[UPDATE: Laika won't be backing ShadeMaker. Scroll down for details.]
Henry Selick directed such imaginative stop-motion films as The Nightmare Before Christmas and James and Giant Peach for Disney, but that didn't stop the Mouse House from withdrawing from his latest venture, a new stop-motion animated work titled ShadeMaker. Disney has stopped production on that Selick project, but is still backing the filmmaker's adaptation of Neil Gaiman's award-winning novel The Graveyard Book.
All hope is not lost yet for ShadeMaker, now that Laika has entered discussions to finance the project. The studio is doing well thanks to ParaNorman earning good reviews (read ours) and $82 million worldwide, which is enough to ensure a profit. Moreover, Laika has an established working relationship with Selick, seeing how the studio collaborated with the director on his first Gaiman adaptation, Coraline.
ShadeMaker is described as (via Indiewire) "the story of two brothers [that] takes Selick's special brand of surrealism into a new direction." The project's dark tone and slow progress down the production pipeline were responsible for newly-appointed Disney chairman Alan Horn - who took over after Rich Ross resigned, following the box office disappointment of John Carter - deciding to take a $50 million write-off on ShadeMaker, rather than continue development.
Selick and Laika owner/head animator Travis Knight still have to work out the finer details, but there's good reason to suspect an official deal will be struck soon. It's a smart move for both sides, as Selick will have more freedom to pursue his original artistic vision than he would've while attempting to cater to Disney's demands for a 'safer' film; at the same time, Laika stands to gain a new project from a trusted collaborator (one that's already well into pre-production, no less).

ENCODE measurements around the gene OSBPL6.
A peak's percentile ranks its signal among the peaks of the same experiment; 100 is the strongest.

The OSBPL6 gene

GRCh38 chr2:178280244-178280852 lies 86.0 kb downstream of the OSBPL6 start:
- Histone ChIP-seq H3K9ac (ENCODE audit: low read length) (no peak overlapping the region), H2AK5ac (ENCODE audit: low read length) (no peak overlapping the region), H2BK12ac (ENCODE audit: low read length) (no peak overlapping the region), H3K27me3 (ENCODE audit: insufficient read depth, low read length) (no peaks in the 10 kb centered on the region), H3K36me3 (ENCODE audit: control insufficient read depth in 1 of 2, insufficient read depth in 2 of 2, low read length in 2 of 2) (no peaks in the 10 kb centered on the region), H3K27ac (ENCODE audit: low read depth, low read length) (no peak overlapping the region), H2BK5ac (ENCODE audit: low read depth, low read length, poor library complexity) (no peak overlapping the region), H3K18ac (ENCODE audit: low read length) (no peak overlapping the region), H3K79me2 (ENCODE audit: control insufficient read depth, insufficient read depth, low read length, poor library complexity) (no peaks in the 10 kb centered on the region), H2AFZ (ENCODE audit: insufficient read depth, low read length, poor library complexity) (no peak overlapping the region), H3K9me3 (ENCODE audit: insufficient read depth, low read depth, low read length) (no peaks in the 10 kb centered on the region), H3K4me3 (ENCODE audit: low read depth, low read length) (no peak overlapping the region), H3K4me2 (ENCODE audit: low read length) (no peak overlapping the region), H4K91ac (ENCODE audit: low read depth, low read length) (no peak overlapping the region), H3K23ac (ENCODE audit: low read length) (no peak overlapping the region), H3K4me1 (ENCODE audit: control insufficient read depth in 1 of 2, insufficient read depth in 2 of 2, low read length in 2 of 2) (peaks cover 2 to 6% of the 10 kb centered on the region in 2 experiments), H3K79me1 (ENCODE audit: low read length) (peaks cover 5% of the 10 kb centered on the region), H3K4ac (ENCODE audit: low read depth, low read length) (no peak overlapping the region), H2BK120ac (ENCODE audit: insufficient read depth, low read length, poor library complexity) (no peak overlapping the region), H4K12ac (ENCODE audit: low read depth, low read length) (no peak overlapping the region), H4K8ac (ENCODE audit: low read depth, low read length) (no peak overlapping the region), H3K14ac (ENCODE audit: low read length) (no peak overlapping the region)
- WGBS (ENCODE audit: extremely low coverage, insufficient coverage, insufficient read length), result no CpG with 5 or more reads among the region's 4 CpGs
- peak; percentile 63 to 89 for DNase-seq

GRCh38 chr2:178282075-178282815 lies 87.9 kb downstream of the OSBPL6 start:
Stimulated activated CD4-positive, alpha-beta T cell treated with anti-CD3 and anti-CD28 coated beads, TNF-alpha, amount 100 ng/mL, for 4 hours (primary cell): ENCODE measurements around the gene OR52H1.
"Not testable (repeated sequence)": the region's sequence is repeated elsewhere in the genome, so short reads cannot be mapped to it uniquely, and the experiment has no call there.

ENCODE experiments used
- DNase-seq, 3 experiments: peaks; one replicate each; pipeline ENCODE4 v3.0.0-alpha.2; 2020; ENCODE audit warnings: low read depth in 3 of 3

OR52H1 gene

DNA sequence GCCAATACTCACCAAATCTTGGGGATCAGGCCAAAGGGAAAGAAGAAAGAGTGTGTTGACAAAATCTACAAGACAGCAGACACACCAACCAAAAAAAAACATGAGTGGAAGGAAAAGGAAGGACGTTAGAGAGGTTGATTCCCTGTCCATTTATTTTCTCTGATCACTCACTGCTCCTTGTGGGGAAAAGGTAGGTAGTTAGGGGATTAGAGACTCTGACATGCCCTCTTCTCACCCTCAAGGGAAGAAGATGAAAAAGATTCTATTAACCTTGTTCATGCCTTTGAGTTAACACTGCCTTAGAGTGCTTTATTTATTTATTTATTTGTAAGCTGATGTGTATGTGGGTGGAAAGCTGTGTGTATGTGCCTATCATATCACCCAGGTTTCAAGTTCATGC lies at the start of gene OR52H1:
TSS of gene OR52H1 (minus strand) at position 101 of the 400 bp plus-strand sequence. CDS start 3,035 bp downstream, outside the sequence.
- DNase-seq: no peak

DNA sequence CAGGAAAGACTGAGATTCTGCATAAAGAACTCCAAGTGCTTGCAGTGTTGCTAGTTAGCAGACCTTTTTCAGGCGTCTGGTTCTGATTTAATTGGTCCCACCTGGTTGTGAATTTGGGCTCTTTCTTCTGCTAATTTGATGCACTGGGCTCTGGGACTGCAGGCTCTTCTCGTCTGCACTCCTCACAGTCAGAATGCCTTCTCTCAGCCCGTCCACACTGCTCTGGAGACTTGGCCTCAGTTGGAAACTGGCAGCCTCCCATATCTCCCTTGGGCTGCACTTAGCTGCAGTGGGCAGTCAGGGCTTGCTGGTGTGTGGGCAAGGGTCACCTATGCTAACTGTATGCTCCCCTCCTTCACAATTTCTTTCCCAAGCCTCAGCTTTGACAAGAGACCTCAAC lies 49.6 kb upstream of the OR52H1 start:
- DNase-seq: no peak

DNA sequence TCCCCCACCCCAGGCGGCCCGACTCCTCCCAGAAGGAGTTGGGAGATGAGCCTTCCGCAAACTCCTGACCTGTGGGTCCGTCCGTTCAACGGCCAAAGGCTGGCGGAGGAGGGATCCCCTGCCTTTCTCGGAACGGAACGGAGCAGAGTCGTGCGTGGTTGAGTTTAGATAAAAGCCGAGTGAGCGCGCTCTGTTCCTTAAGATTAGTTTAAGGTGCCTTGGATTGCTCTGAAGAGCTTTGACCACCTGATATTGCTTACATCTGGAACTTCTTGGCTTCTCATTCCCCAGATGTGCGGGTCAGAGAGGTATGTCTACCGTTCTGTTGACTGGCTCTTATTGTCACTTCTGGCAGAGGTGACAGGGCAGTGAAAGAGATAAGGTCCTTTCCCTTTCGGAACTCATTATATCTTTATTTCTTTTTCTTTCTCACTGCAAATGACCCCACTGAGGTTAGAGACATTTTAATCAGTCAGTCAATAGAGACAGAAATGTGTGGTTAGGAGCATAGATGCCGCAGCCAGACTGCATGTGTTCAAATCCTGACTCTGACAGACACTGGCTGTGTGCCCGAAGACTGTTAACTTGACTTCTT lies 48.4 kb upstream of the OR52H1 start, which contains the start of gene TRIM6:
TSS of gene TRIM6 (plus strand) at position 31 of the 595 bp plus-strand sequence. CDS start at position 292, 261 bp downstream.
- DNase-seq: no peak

Stop-motion movies in general have a history of being good, no doubt in part due to the sheer amount of time and manpower necessary to make one. It's for that reason that many people are anticipating that Tim Burton's Frankenweenie stop-motion feature (which arrives next month) could be a return-to-form for the off-kilter storyteller, following on the heels of lukewarm critical responses to his last two live-action offerings, Alice in Wonderland and Dark Shadows.
Selick, like Burton, has yet to fail when it comes to winning over the majority of moviegoers with his 3D animated projects, and there's little reason to think he would break that streak with ShadeMaker. Color us hopeful that he and Laika work out a deal in the near future, so Selick can get back to work on the film as soon as possible.
UPDATE: Sadly, Oregon Live has been informed by "a person close to [Laika]" that the talks with Selick went nowhere, so it will be up to another studio to come aboard as the financier for ShadeMaker.
More on ShadeMaker as the story develops.
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